10 Things From Blade Runner That Haven't Aged Well

Ridley Scott's sci-fi opus Blade Runner presented a genre bending film unlike any other, but not absolutely everything aged well.

When it was released in 1982, Ridley Scott's sci-fi opus Blade Runner presented a genre bending film unlike any other previously seen by movie audiences. Following an elite law enforcement officer as he tracked down rogue robot sentinels made to appear eerily human, it offered a shocking view of the future. It wasn't clean and orderly like 2001: A Space Odyssey, or derelict and utilitarian like Alien, but gritty, bathed in neon, and financed by mega-corporations. There were sci-fi mainstays aplenty like flying cars and artificial intelligence, but they were blended with ideas of existentialism, nihilism, and humanism.

Soon it will be forty years since its release, and due to the fact that its vision of the future was based on the vision of a future from the perspective of creative minds in the '80s, certain aspects are dated. The ideologies and technologies of the era may have informed the movie making process, but the ideas and symbolism in Blade Runner are universal, and will always remain timeless.  Here are ten things about Blade Runner that haven't aged well.


Like many science fiction films that predict the future, the technology they can demonstrate is often only as cutting edge as the technology from the era in which they're made. We see that time and time again in Blade Runner, while there are flying cars and holograms, there are pieces of very outmoded tech.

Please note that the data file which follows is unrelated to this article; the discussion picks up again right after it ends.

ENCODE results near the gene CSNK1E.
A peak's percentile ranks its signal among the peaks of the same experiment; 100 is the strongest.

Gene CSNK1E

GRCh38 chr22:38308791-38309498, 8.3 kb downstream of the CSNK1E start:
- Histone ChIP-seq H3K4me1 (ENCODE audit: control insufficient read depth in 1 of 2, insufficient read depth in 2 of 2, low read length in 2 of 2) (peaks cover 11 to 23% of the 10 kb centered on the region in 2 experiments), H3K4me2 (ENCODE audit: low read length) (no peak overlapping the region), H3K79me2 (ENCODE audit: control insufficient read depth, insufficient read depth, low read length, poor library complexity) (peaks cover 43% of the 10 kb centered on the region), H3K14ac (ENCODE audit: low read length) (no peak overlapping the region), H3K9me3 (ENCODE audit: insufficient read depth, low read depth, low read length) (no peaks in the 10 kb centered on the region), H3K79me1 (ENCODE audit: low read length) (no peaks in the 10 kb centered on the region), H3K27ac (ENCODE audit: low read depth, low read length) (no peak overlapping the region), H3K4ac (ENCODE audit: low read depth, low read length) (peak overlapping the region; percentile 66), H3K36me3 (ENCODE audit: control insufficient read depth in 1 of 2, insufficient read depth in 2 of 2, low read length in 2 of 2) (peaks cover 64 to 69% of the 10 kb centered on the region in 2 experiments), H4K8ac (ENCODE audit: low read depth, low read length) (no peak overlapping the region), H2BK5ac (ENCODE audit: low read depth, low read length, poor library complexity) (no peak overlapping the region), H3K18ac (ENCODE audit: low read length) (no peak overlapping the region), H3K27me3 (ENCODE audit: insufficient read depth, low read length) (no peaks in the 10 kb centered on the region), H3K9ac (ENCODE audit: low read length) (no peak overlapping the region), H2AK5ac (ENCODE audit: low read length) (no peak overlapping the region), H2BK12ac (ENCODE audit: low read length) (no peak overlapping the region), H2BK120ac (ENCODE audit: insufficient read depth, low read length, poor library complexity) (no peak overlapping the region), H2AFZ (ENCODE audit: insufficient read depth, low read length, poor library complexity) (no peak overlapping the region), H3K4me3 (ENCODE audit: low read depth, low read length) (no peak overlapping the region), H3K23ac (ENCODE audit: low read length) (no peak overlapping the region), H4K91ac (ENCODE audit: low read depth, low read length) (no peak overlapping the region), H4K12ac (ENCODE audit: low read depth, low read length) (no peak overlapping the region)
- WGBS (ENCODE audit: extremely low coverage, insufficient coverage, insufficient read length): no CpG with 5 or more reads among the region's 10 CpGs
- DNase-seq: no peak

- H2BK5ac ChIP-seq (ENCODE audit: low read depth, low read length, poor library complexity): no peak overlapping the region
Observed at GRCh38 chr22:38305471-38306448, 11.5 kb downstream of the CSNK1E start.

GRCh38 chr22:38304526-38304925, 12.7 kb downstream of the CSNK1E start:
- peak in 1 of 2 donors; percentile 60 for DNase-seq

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There are still televisions that use a cathode ray tube, rather than LED backlit LCD technology, which we know dominates the television market today. Surely there'd be at least flat-screens in the time of Blade Runner? We see greater tech on display in Tony Stark's laboratory in Iron Man.


Movies Predicted Future Blade Runner Ads

The soundtrack to Blade Runner is almost as famous as the film itself. Vangelis, who composed such enchanting scores as Chariots of Fire and 1492: Conquest of Paradise, uses his famous wall of sound technique to create soundscapes of synthesized opulence, evoking a futuristic symphony.

As much as some viewers will always love that sort of music, others will find it incredibly dated. Modern composers of Vangelis's ilk that favor electronica/percussive sounds, like Hans Zimmer, would alter the score to incorporate more urgency and varying senses of mood, which he did in Blade Runner 2049.


Blade Runner came out the same year as Tron, a science fiction adventure from Disney that not only pioneered 15 minutes of extensive computer animation, but focused on computers as the society-altering pieces of technology they were becoming.

With that in mind, the fact that Blade Runner included computers of the era in any capacity is extremely forward-thinking in 1982, but ages it beyond belief now. In 2019, the year the film takes place, we have computers in the palms of our hands that are a fraction of the size of the computers being used in the film.


Despite it's efforts to be very eclectic, and be positioned in a future that incorporates many different cultures, architectural styles, and modes of dress, Blade Runner is still a movie made in the '80s. As such, the fashion on display is very much a product of its time, and very much stuck there.

From Batty's Billy Idol-inspired platinum hair, to Deryl Hannah's Adam-Ant-inspired makeup, to the copious amounts of vinyl, pvc, and spandex on display, everyone looks like some sort of pop star of the decade. Even Deckard wears a very '80s trench coat, with the sleeves shoved up to his elbows.